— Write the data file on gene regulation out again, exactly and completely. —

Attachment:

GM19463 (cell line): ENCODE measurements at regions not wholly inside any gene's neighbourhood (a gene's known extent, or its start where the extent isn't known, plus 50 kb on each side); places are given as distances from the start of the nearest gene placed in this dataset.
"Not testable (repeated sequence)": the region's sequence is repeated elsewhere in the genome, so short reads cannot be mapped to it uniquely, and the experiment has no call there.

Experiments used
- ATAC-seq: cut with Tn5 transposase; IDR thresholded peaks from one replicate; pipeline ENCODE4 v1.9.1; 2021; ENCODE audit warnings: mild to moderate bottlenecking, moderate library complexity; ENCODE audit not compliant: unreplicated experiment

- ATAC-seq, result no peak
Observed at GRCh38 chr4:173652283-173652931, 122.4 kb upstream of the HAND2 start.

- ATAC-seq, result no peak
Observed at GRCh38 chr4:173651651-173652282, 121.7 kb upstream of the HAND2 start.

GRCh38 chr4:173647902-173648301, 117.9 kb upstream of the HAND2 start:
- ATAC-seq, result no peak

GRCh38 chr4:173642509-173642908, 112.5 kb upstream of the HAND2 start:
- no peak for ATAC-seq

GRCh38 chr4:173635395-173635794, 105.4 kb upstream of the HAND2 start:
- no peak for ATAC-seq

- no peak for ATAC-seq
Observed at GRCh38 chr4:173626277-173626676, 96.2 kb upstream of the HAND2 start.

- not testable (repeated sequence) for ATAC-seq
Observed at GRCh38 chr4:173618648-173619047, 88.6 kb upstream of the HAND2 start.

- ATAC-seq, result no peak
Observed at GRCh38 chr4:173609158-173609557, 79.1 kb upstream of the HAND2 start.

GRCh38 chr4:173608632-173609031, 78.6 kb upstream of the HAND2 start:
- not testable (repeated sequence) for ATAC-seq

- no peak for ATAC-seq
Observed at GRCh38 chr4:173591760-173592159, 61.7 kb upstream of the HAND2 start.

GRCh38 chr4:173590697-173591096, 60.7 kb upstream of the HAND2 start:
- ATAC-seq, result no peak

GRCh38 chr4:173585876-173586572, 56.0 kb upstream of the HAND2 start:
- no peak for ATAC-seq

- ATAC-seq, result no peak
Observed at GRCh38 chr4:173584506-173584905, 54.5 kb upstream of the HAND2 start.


GM19463 (cell line): ENCODE measurements at regions not wholly inside any gene's neighbourhood (a gene's known extent, or its start where the extent isn't known, plus 50 kb on each side); places are given as distances from the start of the nearest gene placed in this dataset.
"Not testable (repeated sequence)": the region's sequence is repeated elsewhere in the genome, so short reads cannot be mapped to it uniquely, and the experiment has no call there.

Experiments used
- ATAC-seq: cut with Tn5 transposase; IDR thresholded peaks from one replicate; pipeline ENCODE4 v1.9.1; 2021; ENCODE audit warnings: mild to moderate bottlenecking, moderate library complexity; ENCODE audit not compliant: unreplicated experiment

- ATAC-seq, result no peak
Observed at GRCh38 chr4:173652283-173652931, 122.4 kb upstream of the HAND2 start.

- ATAC-seq, result no peak
Observed at GRCh38 chr4:173651651-173652282, 121.7 kb upstream of the HAND2 start.

GRCh38 chr4:173647902-173648301, 117.9 kb upstream of the HAND2 start:
- ATAC-seq, result no peak

GRCh38 chr4:173642509-173642908, 112.5 kb upstream of the HAND2 start:
- no peak for ATAC-seq

GRCh38 chr4:173635395-173635794, 105.4 kb upstream of the HAND2 start:
- no peak for ATAC-seq

- no peak for ATAC-seq
Observed at GRCh38 chr4:173626277-173626676, 96.2 kb upstream of the HAND2 start.

- not testable (repeated sequence) for ATAC-seq
Observed at GRCh38 chr4:173618648-173619047, 88.6 kb upstream of the HAND2 start.

- ATAC-seq, result no peak
Observed at GRCh38 chr4:173609158-173609557, 79.1 kb upstream of the HAND2 start.

GRCh38 chr4:173608632-173609031, 78.6 kb upstream of the HAND2 start:
- not testable (repeated sequence) for ATAC-seq

- no peak for ATAC-seq
Observed at GRCh38 chr4:173591760-173592159, 61.7 kb upstream of the HAND2 start.

GRCh38 chr4:173590697-173591096, 60.7 kb upstream of the HAND2 start:
- ATAC-seq, result no peak

GRCh38 chr4:173585876-173586572, 56.0 kb upstream of the HAND2 start:
- no peak for ATAC-seq

- ATAC-seq, result no peak
Observed at GRCh38 chr4:173584506-173584905, 54.5 kb upstream of the HAND2 start.